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Thread: From Race Chair: Race Starting Philosophy

  1. #1
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    Default From Race Chair: Race Starting Philosophy

    This post asks SSS members for their opinions on starting SSS races.

    Specifically, many past ASIs have listed absolute starting times, as in "The Start for Flag C is 11:05."

    This allows no mechanism for the race to be postponed if there is no wind, or if the RC must postpone for any other reason.

    To get back to standard practice as defined in the Racing Rules of Sailing (RRS), for the Corinthian Race we have issued ASIs that state the first warning is scheduled for 1100, and we do not list start times for each fleet. While the Race Committee still intends to start Flag C at 11:05, this change means that we are no longer obligated to do so. For instance, we could postpone the start if there is no wind, or if there are a lot of boats OCS (over early) at one start we may not roll immediately into the next start in order to give the OCS boats time to start properly without interfering with the start of the next fleet.

    Philosophy Question to members: Should the SSS start races on a fixed schedule no matter what? Or should the Race Committee be given discretion to run starts as they feel is best? As examples, some people may prefer to race in wind, hence they would appreciate a postponement in no-wind conditions. Others may feel part of the "charm" of the SSS is having to deal with conditions no matter what they are. How do you feel?

    Note that the Race Committee intends to announce starting sequences on VHF since we understand it is hard for shorthanded crew to sail a boat and look for flags. Typical announcements will include which Flag is going into sequence next, or is currently in sequence, and will include countdowns to each fleet's first warning (5 minutes before start) and preparatory signal (4 minutes before start).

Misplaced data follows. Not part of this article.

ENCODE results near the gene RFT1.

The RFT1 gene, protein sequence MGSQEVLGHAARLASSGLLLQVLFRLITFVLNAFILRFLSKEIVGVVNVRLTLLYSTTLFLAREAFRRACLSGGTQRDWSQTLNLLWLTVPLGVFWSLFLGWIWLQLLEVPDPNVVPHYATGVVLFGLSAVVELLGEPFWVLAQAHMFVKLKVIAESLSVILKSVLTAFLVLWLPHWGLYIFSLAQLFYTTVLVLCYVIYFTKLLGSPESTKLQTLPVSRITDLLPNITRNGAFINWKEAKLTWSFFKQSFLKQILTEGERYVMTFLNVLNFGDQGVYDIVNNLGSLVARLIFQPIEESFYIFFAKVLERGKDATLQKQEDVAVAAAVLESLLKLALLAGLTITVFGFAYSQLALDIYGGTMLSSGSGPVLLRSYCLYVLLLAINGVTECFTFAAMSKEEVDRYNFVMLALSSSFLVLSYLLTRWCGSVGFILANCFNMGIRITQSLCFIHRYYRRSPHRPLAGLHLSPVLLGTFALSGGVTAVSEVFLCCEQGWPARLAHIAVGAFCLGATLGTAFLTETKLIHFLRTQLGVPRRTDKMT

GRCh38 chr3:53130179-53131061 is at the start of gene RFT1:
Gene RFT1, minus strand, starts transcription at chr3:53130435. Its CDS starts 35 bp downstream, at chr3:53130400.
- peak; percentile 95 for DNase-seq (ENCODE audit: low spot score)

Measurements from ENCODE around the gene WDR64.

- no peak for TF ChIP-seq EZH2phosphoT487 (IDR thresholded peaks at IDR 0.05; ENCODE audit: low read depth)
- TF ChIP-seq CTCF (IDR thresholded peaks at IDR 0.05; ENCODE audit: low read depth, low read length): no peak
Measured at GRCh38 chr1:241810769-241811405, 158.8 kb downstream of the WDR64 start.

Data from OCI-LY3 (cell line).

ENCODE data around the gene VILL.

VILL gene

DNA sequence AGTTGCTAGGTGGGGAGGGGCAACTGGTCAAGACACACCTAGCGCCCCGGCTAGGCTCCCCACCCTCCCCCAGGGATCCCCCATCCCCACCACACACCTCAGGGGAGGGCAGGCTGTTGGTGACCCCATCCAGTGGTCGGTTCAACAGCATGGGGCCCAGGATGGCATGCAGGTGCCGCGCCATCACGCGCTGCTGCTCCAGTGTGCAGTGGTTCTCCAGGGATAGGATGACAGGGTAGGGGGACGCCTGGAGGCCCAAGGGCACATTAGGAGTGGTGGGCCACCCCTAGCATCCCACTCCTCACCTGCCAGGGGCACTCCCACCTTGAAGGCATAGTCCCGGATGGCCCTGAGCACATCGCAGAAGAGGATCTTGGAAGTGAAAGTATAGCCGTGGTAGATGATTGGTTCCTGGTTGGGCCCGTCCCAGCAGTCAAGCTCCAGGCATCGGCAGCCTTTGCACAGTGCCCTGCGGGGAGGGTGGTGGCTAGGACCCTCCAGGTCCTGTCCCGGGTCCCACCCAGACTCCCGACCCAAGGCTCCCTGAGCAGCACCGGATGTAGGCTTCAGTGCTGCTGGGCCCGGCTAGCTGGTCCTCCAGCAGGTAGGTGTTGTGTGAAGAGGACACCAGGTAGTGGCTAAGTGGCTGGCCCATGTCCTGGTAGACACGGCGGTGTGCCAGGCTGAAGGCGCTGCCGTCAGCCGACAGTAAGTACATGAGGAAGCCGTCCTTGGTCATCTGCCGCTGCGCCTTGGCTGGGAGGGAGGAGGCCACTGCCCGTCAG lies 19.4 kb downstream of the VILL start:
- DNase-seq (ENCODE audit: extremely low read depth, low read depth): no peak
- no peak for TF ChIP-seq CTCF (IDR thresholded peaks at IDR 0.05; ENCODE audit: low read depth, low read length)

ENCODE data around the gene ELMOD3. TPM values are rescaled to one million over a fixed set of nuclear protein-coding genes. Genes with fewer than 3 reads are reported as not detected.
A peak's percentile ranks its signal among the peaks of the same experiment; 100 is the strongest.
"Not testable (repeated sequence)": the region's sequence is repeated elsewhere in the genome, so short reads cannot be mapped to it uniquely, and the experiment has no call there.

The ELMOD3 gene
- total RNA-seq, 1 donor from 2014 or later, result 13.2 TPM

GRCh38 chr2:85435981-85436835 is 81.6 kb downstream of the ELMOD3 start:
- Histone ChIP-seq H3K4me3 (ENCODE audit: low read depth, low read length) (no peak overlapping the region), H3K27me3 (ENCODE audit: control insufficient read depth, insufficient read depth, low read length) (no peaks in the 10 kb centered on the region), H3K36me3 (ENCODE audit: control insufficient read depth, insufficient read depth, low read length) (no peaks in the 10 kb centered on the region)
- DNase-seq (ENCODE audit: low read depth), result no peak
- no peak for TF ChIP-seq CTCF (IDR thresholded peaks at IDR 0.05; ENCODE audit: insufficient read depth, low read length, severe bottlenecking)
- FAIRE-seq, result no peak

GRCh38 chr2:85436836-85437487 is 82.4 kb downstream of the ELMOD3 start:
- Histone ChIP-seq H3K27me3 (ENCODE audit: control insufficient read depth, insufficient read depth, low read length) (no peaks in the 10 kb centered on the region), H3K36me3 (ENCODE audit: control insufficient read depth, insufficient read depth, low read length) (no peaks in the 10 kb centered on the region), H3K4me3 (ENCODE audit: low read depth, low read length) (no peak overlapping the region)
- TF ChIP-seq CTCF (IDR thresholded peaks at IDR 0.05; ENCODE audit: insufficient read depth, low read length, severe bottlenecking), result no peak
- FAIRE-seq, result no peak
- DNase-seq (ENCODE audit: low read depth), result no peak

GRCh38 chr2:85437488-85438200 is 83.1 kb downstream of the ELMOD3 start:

2. #2
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    I am good with delays when conditions are likely going to improve "soonish," because these can be long, tiring races with in-the-dark commutes back to the barn. Will this also include extending the finish time accordingly? This is usually more of an issue for the early and late races (e.g., Corinthian and Vallejo), but that makes a long day for RC, too....

  3. #3
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    Dura Mater is a big, heavy boat. Well, heavy for me. We need all the help and time available to cross that finish line. So I agree with Carliane's point about extending the finish when postponing the start. As for postponing at all? I hope that is not something the SSS decides to do. Members of the SSS race with "the boat they got". I think the RC should continue to start races in "the wind we got". Multiplying by five several times? Too hard when doing everything else while waiting to start.

    Jim, your post asks how we "FEEL". It's not a matter of how I feel. It's an intellectual imperative.

  4. #4
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    Every race I sail has a "start time" for divisions. The RC can postpone at any time for any reason, for any length of time, at any time prior to the Starting Gun for a division. When the postponement is lifted, the sequence for getting things underway is in the RRS. The "normal" starting procedure is to "roll" the starts, with the Starting gun for Division 1 being the Warning gun for Division 2 and so on. The CYC uses "Planned Start Time" in its list of starts, for instance. But a RC can announce that it will not be "rolling" starts - for instance if the wind is light and it's difficult for Division 1 boats to clear the line/starting area. There's a great deal of latitude. (However for a reverse start race like the 3-Bdrige, once things get going there's no way to stop it.) My suggestion is to put the "Scheduled Starting Times" in the SIs. See what conditions are on race day and make adjustments accordingly - using the RRS and signals. -- Pat Broderick

  5. #5
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    Yes, with the exception of the 3 bridge, I would like to see the RC use their discretion of postponement for lack of wind.

    What I really desire is a Lemans start with anchors down and sails furled. That would be absolute mayhem and exciting!